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    Q85: What lengths can I go to, to protect my home if an intruder breaks in?

    It is very rare for a person to be confronted by an intruder in their home.

    In the heat of the moment it is not expected that you should make fine judgements as to how far you can go. You may take such steps which you honestly and instinctively believe are lawful and necessary self defence of either yourself, your family, or your property. You do not have to be attacked first to be able to use reasonable force in self defence.

    Even if the intruder dies, provided you have used reasonable force in the circumstances described then you will not necessarily be prosecuted. If, having disabled the intruder you then go on and inflict further punishment then this would be deemed to be excessive and gratuitous force and you could be prosecuted.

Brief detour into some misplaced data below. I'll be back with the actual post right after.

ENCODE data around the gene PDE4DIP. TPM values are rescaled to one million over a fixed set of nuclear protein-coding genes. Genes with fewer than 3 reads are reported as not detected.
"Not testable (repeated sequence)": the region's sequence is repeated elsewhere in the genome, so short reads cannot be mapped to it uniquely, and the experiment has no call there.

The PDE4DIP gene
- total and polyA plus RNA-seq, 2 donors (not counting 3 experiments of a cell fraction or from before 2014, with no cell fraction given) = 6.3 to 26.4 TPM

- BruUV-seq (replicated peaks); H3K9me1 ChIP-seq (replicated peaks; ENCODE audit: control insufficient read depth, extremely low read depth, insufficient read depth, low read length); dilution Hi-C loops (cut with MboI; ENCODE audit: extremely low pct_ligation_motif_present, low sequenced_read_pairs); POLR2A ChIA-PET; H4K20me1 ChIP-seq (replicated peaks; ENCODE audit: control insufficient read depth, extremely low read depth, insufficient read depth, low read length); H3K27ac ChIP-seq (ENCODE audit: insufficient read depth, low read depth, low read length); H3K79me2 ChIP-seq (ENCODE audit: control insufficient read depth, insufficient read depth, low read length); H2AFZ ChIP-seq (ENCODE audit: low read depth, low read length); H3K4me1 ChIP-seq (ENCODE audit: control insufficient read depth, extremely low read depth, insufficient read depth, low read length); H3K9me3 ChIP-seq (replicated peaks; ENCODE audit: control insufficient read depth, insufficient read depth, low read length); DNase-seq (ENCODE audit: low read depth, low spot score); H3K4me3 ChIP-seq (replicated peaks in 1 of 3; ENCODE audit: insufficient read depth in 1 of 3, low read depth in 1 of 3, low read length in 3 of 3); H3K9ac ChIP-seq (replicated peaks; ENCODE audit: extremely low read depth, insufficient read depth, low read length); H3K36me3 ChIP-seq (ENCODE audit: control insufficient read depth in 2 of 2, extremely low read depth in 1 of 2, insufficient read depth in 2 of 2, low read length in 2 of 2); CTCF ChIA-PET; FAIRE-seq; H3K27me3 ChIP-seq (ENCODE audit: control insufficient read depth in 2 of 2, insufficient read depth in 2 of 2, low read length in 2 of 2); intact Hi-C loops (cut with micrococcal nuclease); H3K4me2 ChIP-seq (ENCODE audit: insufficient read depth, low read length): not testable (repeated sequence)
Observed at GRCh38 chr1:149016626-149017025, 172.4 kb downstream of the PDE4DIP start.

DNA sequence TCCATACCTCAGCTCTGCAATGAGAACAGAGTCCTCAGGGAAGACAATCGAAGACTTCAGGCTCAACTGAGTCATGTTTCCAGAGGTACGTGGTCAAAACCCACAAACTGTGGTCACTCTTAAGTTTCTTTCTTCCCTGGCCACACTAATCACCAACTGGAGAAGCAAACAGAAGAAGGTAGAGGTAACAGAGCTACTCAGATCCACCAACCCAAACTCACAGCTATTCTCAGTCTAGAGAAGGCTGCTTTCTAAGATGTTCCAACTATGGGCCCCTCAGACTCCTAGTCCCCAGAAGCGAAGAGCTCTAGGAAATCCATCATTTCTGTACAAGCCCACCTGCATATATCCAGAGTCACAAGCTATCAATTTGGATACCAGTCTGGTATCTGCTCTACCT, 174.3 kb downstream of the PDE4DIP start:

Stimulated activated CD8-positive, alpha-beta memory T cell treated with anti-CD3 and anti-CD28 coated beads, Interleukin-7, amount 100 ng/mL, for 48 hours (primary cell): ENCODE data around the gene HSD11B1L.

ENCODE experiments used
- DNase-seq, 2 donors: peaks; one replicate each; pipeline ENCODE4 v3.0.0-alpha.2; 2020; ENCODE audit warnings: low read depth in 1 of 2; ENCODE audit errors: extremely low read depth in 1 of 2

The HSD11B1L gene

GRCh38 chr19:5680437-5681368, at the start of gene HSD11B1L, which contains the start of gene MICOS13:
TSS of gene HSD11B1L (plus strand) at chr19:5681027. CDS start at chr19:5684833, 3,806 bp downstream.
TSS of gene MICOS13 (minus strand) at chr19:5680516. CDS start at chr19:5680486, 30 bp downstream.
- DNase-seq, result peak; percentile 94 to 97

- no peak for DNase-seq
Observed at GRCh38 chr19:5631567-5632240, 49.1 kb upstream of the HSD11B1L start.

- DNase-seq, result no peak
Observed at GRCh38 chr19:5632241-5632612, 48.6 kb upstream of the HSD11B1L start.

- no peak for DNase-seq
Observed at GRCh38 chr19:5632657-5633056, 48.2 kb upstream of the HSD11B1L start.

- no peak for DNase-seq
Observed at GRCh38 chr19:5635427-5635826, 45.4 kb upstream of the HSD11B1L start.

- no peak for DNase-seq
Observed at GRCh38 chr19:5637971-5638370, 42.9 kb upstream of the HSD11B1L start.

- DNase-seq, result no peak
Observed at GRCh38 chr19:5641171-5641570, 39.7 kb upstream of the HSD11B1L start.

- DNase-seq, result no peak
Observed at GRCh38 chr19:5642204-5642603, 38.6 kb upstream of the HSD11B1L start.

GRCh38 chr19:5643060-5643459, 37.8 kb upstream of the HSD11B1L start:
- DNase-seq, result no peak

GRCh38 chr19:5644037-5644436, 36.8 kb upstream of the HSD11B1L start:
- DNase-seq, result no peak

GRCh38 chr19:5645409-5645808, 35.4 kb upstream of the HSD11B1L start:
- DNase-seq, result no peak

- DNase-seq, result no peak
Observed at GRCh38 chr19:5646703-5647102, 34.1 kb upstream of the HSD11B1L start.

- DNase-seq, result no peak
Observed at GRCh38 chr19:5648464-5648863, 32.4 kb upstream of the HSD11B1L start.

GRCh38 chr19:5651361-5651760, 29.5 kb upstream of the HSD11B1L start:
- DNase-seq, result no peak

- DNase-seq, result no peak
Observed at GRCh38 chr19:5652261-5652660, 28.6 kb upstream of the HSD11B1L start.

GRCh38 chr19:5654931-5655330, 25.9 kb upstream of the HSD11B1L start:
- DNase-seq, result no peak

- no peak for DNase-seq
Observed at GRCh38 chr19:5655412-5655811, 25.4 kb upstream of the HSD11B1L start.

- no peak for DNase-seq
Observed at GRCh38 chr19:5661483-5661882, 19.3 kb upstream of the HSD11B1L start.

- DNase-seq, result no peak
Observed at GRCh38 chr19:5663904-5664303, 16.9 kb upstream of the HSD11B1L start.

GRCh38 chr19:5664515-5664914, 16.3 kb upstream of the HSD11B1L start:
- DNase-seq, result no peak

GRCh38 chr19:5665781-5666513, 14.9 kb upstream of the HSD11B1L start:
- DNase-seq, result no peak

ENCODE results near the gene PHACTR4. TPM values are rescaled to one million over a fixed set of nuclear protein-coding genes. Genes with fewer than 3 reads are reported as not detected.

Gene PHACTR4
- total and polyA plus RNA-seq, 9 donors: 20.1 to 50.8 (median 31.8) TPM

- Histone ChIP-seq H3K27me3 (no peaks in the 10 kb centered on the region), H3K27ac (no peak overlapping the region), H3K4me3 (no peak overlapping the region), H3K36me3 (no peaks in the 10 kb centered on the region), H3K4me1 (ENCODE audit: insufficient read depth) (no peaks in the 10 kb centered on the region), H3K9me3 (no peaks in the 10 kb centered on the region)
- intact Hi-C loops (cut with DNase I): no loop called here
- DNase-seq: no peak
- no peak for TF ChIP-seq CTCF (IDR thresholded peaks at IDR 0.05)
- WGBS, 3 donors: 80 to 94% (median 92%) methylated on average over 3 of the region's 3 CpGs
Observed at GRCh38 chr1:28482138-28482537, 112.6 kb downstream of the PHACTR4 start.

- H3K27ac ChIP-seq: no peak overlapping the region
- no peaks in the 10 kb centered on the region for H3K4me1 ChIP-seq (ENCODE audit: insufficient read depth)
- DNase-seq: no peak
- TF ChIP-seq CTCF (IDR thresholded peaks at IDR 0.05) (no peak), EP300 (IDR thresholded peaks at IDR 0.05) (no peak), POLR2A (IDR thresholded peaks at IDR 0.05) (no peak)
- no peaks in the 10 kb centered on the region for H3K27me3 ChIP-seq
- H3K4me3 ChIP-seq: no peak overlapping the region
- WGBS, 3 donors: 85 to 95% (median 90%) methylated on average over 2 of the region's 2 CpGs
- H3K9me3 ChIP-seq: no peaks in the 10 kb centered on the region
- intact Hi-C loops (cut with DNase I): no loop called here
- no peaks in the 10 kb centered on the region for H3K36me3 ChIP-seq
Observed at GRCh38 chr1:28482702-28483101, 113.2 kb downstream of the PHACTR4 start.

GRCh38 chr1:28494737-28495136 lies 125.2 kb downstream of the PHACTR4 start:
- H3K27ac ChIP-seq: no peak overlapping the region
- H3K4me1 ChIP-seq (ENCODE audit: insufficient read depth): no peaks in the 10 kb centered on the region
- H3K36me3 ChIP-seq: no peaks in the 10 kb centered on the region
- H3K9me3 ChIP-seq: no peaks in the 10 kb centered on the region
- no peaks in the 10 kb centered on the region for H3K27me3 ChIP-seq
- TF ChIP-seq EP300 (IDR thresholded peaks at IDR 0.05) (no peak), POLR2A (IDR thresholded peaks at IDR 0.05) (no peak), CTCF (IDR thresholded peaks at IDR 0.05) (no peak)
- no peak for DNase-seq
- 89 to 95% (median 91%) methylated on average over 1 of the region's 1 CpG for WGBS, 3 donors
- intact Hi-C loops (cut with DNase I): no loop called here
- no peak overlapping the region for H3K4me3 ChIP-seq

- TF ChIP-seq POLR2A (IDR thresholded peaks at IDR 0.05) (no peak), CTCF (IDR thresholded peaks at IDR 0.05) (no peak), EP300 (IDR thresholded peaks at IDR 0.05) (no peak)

If you suspect that a person is going to break into your house and you set a trap, rather than involve the police then this would not be deemed to be self defence or reasonable force.

    If the intruder escapes with some of your property or you chase after them to affect a citizen's arrest you are still allowed to use reasonable force. The degree of force in this instance may have considerably reduced. To go beyond this as a form of punishment would again make you liable to a prosecution for assault and possibly civil action.

    It should be understood that the Police will always have a duty to investigate this type of incident, but the Police and Crown office will always objectively assess all the facts recognising in the first instance that the intruder caused the situation to arise in the first place.

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